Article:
There are other insult words that have come to mean something similar when used as an affix. For example, 馬鹿 'stupid', when used as an affix, means 'geek': 釣{つ}り馬鹿{ばか} 'fishing geek'. The same applies for another word きちがい, but use of this word should be avoided regardless of its usage because of the reasons mentioned in one of the links given in this question.

5I have absolutely no clue where you got the idea that "guy" could be considered sexual discrimination. This is absolutely not the case in English, at least not in Australian English. Also, "guys" can also refer to a group of people, of mixed genders. It is a very common greeting, "hey guys!". This does not indicate "only males". – phirru – 2011-10-13T16:53:08.943

I've heard the use described by @phirru as well. (I'm not a native speaker.) – Alenanno – 2011-10-13T20:51:31.330

3@phirru That is often true in American English as well, but some people do interpret "guy" as "male only" and will take offense at it. So if you want to be politically correct, don't lump them together. However, many people (most?) won't care. – Troyen – 2011-10-13T22:27:19.897

4I think that nowadays, a lot of people consider "guy" to be just as polite as "girl" in many situations (including 'a guy and a girl'). It's certainly lost much of its connotation of roughness. In contrast, I would argue that in many contexts, 'boy' carries a stronger connotation of childishness than 'girl'. I feel that although the evolution of these words is due to discrimination, much of their common usage is neutral. As a native speaker of American English, I feel like there are exceptions (mostly older speakers), but that this generally holds true. – Nathan Ellenfield – 2011-10-14T03:36:51.057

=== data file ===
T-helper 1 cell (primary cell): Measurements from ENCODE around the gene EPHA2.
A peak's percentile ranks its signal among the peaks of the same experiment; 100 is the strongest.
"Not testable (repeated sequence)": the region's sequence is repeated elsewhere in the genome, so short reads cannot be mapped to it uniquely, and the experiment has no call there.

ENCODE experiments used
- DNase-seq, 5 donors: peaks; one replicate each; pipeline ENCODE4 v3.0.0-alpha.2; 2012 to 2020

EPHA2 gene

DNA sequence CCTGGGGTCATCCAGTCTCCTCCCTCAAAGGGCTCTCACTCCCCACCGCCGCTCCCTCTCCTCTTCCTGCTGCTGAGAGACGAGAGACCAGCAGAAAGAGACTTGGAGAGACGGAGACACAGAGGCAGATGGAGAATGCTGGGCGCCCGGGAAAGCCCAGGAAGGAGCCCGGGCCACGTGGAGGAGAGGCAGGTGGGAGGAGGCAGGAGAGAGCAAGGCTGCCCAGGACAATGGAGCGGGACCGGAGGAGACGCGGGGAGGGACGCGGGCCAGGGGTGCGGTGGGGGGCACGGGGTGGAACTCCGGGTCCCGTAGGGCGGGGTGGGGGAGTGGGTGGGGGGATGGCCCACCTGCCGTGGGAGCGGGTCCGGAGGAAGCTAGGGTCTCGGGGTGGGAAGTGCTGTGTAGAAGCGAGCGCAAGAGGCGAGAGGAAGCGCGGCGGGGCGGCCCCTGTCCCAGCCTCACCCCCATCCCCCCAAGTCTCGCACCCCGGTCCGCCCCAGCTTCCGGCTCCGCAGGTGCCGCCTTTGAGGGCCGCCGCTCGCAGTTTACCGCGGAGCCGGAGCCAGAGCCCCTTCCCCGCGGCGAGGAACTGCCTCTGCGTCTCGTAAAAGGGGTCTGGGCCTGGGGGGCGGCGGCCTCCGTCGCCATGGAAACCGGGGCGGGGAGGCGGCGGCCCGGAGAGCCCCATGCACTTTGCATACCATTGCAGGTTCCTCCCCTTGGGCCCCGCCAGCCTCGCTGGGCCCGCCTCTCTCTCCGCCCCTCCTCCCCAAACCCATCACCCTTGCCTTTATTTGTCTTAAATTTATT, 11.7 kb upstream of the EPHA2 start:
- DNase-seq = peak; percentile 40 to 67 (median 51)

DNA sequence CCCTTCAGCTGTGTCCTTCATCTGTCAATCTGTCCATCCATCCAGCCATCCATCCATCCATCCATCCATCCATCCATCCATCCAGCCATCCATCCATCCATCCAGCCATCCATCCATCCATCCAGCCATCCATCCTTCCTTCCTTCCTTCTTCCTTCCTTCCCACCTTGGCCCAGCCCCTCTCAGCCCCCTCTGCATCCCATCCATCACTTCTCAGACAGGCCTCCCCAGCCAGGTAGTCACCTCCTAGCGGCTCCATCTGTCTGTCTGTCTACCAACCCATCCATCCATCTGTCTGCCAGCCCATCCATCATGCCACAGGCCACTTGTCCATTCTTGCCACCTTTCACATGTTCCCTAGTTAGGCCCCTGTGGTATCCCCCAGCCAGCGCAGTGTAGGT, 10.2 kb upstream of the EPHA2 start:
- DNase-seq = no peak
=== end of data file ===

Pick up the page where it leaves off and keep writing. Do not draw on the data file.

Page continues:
1Regardless, I think that by using that comparison, you illustrate your point very well. – Nathan Ellenfield – 2011-10-14T03:58:53.487

@sawa: Would you be willing to move this line from your comment into the main answer: "probably, 野郎 is not used in isolation as an insult word. When it is an insult word, it is used in one of the few fixed expressions like この野郎 and 馬鹿野郎." It seems to me to be the most accurate description of 野郎, so I feel like it shouldn't be buried deep in the comments. I wouldn't want to edit your answer myself, and I wanted to be sure you agree with this, as it does differ from your original answer. – Questioner – 2011-11-02T06:53:39.473

5

In my opinion 野郎 (やろう) is just a pun meaning "let's play (mahjong)"

Verb やる　as in fight/play/do

Additionally, 野郎 (just like baka) as an insult is written in katakana.

I did not notice the pun, thanks for pointing it out! Also, interesting observation that katakana use may make a difference. However, I'm still a little lost on where, exactly, 野郎 falls on a scale of acceptability/offense. – Questioner – 2011-10-24T03:01:51.657